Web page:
left me that and the ponies I should have been satisfied—that is, if he
is dead; but that is something I won’t believe until I receive proof of
it. Now, then, what has become of Ben?”
Barlow’s chance words, that it was no concern of his what he had seen on
that stormy morning, had put Bob on his mettle, but for all that, he was
not inclined to put faith in anything that man said or did; consequently
he was disposed to make the best of a bad bargain. He had all along
supposed that his father was dead, but the hint Barlow had thrown out
that he might turn up again when nobody was expecting him worked a
change in Bob in spite of all he could do to prevent it. But he intended
to wait until he could see Mr. Gibbons about it.
“I won’t put any confidence in what that old land-shark said,”
soliloquized Bob, stretching himself out flat on the grass. “If Mr.
Gibbons says he is alive I will believe it; and if he says he is dead, I
shall believe that, too. I will think no more about it. I am ready for
anything that happens. There’s Ben; he has been to town. I object to his
going on in this way in regard to me; but first I am going to speak
about that boat. Say,” he added, rising to his feet and taking some of
the parcels from the old sailor, “do you see that boat over there?”
“Yes; and I know it’s your’n.”
“It ought not to have been taken away from me, ought it?”
“No; nor your ponies, either.”
“That’s all right. I shall speak to Mr. Gibbons about it this afternoon.
Now, Ben, what made you go to town? Don’t you know that I can live on
the grub that you do?”
“Say, Bob,” replied the sailor, who did not care to argue this point,
“you haven’t had any scouse or dough-boy lately, have you? Well, now,
you just sit down in that chair and watch me get them ready for you.
I’ll have them ready while you are thinking about it.”
Ben enforced the order by pushing Bob into the nearest chair, while he
went on dishing up the scouse and dough-boy. While Ben worked he talked
about almost everything else than the subject that was upper-most in
Bob’s mind, and when at last the dinner was ready they sat down to it
with most ravenous appetites. They took their time, and it was nearly an
hour before they had got all they wanted, and when the dishes had been
washed and put away, Bob announced that he was going to see a lawyer.
“You don’t want to let grass grow under your feet,” said Ben. “Go and
see him at once and have the matter settled. It’s my opinion that there
is something in that codicil that will benefit you.”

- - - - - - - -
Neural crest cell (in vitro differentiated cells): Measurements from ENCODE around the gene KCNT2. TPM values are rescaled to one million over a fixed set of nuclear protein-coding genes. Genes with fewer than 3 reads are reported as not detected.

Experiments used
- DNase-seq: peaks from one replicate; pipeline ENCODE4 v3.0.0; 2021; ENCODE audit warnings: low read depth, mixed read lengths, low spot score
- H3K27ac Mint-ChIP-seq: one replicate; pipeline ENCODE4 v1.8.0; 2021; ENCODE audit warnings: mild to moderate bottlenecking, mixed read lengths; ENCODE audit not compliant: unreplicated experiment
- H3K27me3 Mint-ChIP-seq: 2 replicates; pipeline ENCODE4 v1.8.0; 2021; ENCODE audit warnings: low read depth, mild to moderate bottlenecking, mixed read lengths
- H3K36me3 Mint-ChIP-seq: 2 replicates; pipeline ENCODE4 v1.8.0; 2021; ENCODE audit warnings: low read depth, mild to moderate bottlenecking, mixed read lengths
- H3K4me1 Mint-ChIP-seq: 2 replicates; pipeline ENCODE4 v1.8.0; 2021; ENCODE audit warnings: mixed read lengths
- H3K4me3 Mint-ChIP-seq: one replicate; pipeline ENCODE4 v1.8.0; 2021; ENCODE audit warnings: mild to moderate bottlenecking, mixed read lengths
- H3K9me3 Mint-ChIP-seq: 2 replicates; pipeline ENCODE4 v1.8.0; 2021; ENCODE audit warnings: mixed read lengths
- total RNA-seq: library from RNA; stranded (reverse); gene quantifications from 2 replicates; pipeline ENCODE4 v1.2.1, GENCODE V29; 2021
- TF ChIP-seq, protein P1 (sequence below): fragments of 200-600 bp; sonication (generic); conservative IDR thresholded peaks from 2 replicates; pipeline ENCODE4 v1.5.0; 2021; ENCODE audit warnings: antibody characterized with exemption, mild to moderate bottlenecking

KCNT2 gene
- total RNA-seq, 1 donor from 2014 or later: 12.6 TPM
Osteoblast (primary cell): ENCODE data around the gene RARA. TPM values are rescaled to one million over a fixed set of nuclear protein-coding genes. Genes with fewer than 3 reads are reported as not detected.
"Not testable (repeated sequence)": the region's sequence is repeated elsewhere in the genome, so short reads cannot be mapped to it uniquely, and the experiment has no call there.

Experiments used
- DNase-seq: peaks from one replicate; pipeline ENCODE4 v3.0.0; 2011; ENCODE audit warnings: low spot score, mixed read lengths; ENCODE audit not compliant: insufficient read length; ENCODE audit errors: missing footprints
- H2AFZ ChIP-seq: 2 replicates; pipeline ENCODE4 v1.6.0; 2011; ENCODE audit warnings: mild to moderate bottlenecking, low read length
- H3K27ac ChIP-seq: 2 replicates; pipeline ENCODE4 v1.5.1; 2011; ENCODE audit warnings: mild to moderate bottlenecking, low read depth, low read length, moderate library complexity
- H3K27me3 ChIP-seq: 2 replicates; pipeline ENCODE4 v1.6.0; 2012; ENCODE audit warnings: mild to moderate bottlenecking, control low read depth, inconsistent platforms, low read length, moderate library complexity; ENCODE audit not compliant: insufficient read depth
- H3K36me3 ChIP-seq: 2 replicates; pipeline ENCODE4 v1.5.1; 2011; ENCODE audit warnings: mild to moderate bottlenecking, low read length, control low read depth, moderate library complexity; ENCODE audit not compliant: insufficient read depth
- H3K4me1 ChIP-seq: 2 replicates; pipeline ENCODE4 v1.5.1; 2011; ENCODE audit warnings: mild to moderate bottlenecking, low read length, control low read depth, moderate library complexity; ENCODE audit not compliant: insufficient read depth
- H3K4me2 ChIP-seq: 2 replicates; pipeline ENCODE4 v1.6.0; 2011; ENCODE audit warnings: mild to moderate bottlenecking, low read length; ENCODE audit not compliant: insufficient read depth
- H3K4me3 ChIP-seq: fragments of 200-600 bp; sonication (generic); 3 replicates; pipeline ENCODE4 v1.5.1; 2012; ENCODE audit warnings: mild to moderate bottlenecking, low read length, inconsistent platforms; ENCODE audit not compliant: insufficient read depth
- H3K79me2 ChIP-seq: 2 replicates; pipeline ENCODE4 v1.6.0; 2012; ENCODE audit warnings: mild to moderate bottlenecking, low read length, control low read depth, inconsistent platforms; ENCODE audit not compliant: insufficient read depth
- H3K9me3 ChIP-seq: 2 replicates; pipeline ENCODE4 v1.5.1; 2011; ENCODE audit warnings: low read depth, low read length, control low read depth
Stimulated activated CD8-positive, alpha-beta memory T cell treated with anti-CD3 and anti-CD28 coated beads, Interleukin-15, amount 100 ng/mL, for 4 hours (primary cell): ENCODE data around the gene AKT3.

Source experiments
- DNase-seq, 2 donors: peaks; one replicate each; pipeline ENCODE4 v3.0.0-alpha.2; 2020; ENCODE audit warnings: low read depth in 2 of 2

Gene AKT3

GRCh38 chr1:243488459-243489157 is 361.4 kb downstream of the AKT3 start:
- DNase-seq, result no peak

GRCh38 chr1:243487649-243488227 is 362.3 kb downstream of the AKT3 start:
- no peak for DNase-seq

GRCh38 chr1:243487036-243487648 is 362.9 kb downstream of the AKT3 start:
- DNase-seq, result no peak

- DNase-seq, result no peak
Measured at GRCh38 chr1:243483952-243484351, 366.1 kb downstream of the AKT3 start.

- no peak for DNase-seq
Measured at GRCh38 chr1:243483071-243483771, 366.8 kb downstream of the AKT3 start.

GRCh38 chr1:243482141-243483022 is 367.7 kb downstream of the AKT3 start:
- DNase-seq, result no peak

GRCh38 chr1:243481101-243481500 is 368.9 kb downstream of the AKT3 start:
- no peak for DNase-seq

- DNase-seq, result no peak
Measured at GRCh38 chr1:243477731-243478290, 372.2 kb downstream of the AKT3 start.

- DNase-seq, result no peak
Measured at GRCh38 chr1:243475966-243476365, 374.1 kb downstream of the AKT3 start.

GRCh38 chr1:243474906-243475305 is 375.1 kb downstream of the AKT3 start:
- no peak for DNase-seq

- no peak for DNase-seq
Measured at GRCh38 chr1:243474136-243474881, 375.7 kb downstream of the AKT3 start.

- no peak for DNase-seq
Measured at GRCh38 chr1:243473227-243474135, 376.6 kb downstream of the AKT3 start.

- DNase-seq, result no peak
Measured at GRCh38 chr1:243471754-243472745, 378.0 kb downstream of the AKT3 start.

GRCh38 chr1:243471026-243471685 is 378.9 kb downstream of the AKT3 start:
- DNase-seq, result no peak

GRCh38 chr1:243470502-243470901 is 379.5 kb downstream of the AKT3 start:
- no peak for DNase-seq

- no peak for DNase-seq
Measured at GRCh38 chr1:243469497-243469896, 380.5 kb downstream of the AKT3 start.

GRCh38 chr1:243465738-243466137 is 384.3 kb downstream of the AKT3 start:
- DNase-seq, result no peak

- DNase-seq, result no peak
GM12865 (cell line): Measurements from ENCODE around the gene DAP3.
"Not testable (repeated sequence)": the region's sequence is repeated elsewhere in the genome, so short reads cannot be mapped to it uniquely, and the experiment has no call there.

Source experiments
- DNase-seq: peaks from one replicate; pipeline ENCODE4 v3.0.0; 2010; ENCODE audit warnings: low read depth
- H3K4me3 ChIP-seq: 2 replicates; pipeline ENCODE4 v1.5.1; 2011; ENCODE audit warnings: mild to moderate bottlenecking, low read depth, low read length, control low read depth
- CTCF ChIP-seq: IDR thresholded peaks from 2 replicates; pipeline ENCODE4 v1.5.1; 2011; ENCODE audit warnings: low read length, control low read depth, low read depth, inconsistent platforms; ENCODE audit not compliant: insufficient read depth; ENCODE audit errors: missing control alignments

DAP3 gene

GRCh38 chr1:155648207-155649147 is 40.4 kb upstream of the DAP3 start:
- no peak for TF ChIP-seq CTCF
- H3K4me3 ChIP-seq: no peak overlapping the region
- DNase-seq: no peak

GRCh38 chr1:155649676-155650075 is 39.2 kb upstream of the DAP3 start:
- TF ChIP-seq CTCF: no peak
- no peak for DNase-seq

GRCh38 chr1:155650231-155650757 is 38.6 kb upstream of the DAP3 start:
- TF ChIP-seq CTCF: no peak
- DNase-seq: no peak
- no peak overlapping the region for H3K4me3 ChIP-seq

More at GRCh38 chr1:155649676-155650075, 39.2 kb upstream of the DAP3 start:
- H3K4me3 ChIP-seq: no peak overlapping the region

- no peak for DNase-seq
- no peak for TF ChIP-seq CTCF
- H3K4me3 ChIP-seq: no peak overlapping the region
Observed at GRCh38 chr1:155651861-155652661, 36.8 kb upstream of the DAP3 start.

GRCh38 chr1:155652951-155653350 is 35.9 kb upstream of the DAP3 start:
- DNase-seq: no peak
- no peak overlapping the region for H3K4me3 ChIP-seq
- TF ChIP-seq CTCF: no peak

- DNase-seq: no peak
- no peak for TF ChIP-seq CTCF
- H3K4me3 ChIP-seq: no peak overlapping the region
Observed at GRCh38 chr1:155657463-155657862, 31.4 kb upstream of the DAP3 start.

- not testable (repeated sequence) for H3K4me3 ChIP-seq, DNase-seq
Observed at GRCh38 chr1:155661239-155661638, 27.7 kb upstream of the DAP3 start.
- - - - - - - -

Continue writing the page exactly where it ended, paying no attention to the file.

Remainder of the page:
Bob closed the gate behind him, and with long and earnest strides took
his way to the lawyer’s office. Of course he met many persons along the
road who had not seen him before, and they all wanted to stop and shake
him by the hand; but Bob thought there was a little sadness mixed with
it all. They would have felt a great deal better if they knew that he
was the heir to his father’s property.
“Everybody in town seems to feel that way,” soliloquized Bob, as he ran
up the steps that led to the lawyer’s office. “I don’t know but I am the
heir, after all.”
Pushing open the door of the lawyer’s office, he found the gentleman of
whom he was in search alone. He had his feet elevated upon his desk and
was examining some legal documents. When he saw who his visitor was he
got up from his chair and greeted him with cordiality.
“Why, Bob, how are you?” he exclaimed. “I heard you had come home, but I
didn’t expect to see you. Sit down.”
“Are you quite alone?” inquired Bob, accepting the proffered hand.
“I am all alone. Did you want to see me?”
“Yes. And I wish you would lock your door, so that no one can come in to
bother us. I wish to have a few moments’ conversation with you.”
The lawyer’s face fell. He knew that Bob had come there to see him about
the will. He locked the door and sat down and looked at Bob without
“You used to have a good deal to do with my father’s business during his
lifetime, Mr. Gibbons?” began Bob.
“I had a great deal to do with it until he got that rascally
brother-in-law of his to take my place,” replied Mr. Gibbons.
“Do you call him rascally?” inquired Bob.
“Yes; and so would anybody else. You ought to be the heir to the
property your father left, and I know it.”
“Well, is he dead? That’s what I want to know.”
“I am sorry to say that there’s no doubt about that,” said Mr. Gibbons,
gazing thoughtfully out of the window. “Everything goes to prove it. It
was an awful stormy night on the bay, and the next morning in came his
boat, half-filled with water. His hat was lying loose in the boat, and
two or three days afterward his fish-pole was picked up. Oh, there’s no
doubt about his being dead.”
“Did they find the body?”
“Why, no. It was probably swept out to sea.”
“Is there any way in which I can contest the will?”
“Did you sign a paper?” asked the lawyer.
“Yes, I signed some sort of a paper, but I was in such a flurry that I
didn’t take time to examine it. The lawyer that was with him told me
that it was just a form.”
“Who was it?”
“I don’t know who it was. He was a stranger to me.”
The lawyer got up and searched his desk for some paper that he was
anxious to find. Presently he brought out a document entitled, “Notice
for Probate of Will.” Holding the paper in his hand he pointed to a note
printed in smaller letters, and said:
“Did you sign such a thing as this: ‘I hereby accept full service and
waive all time of Notice of the within Citation.’ Did you sign that?”
“It seems to me that I did; but I would not be positive.”
“And the lawyer told you that it was a mere form? And when he got you
back at school your uncle put these papers in to probate, and after that
he had you just where he wanted you.”
“That is just about the way of it, I guess.”
“Bob, you are the most confiding boy I ever saw. You ought not to have
signed that citation. You have put it out of your power to contest the